Her father said the proceedings Wednesday gave the family no sense of closure.
"I wasn't ready to be here without her," he said of his daughter. "I was a firefighter for 14 years. . . . Any time you walk out that door you are at risk, and I could handle those risks, but for this to end this way . . ."

Exorcist Exhumed, Big Fucking Deal 

The Riverfront Times' cover story this week is on the decades-old excorcism that the best-selling novel and blockbuster movie were based on. This bit of dusty, local lore is intriguing and just in time for Halloween, but, of course, it has little or no news value. Instead, the longish feature story is representative of the flacid nature of the New Times Inc.'s publications.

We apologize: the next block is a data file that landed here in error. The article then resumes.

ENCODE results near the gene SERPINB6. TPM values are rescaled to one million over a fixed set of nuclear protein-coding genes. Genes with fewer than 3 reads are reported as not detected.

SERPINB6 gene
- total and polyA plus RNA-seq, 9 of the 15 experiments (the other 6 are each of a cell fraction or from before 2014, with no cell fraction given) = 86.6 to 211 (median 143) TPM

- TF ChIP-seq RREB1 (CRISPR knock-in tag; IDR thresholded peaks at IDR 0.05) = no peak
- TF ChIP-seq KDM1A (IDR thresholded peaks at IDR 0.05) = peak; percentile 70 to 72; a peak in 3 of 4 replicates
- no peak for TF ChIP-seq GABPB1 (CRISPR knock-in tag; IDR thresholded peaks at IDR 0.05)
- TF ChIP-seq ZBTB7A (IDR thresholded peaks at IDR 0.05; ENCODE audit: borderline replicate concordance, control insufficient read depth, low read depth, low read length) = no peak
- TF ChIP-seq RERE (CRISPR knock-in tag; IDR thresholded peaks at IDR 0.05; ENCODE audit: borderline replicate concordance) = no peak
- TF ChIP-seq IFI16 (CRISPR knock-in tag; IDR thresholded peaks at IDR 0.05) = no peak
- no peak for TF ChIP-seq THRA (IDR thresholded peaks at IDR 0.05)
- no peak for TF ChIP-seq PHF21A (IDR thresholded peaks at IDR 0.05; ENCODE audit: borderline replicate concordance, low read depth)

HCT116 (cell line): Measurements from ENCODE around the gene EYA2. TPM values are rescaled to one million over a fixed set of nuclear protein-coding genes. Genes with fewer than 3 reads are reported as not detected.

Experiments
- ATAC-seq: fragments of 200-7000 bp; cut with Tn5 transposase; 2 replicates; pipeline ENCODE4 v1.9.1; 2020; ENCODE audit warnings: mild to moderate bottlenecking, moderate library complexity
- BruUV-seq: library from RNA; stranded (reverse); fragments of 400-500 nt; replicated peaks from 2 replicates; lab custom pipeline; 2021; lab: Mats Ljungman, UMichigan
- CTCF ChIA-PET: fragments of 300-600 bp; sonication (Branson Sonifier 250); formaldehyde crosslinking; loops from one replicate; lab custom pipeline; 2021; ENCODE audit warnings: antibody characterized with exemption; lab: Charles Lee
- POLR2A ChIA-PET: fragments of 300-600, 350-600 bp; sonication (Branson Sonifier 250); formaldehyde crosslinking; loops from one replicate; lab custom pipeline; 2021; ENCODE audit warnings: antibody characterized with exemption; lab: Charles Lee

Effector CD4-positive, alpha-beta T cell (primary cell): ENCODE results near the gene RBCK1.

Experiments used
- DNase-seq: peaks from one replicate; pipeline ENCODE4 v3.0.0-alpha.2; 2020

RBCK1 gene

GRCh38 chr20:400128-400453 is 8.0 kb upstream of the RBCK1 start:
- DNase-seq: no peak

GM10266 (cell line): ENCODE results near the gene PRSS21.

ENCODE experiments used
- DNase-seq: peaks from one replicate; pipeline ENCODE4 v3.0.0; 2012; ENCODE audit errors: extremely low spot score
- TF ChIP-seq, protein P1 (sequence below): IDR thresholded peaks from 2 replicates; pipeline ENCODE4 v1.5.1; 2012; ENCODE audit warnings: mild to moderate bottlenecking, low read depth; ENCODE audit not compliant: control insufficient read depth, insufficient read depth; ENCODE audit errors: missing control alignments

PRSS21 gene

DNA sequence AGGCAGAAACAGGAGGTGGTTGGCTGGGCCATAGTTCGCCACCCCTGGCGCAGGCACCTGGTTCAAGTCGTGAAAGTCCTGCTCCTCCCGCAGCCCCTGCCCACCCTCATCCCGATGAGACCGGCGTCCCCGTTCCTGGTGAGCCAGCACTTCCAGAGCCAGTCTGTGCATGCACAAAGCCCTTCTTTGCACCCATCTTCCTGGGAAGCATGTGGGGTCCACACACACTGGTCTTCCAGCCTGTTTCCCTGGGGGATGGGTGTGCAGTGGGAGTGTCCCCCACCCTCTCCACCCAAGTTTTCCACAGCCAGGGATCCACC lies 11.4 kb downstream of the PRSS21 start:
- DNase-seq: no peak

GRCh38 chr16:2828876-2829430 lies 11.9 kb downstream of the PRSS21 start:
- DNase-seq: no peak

Earlier this week, New Times announced its anticipated takeover of the Village Voice and other alternative newspapers. With the buyout, the American reading public can now look forward to more long, apolitical feature stories, some of which are complete fabrications. Contrary to the regurgitated New Times' press releases offered up by the establishment press on this most discouraging of journalistic events, New Times is not known within the journalism business for its in-depth investigative stories. New Times, however, does work hard to foster that image. Here is how they do it:

In any given calendar year, each New Times newspaper is expected to produce no more than a handful of news-oriented stories. The editors of those publications then spend an inordinate amount of time submitting these stories to every possible journalism awards contest in the country. Invariably, New Times wins a slew of awards and then sets about promoting itself as a serious provider of news. Ther other 47 weeks a year, New Times newspapers routinely produce completely vaccuous issues.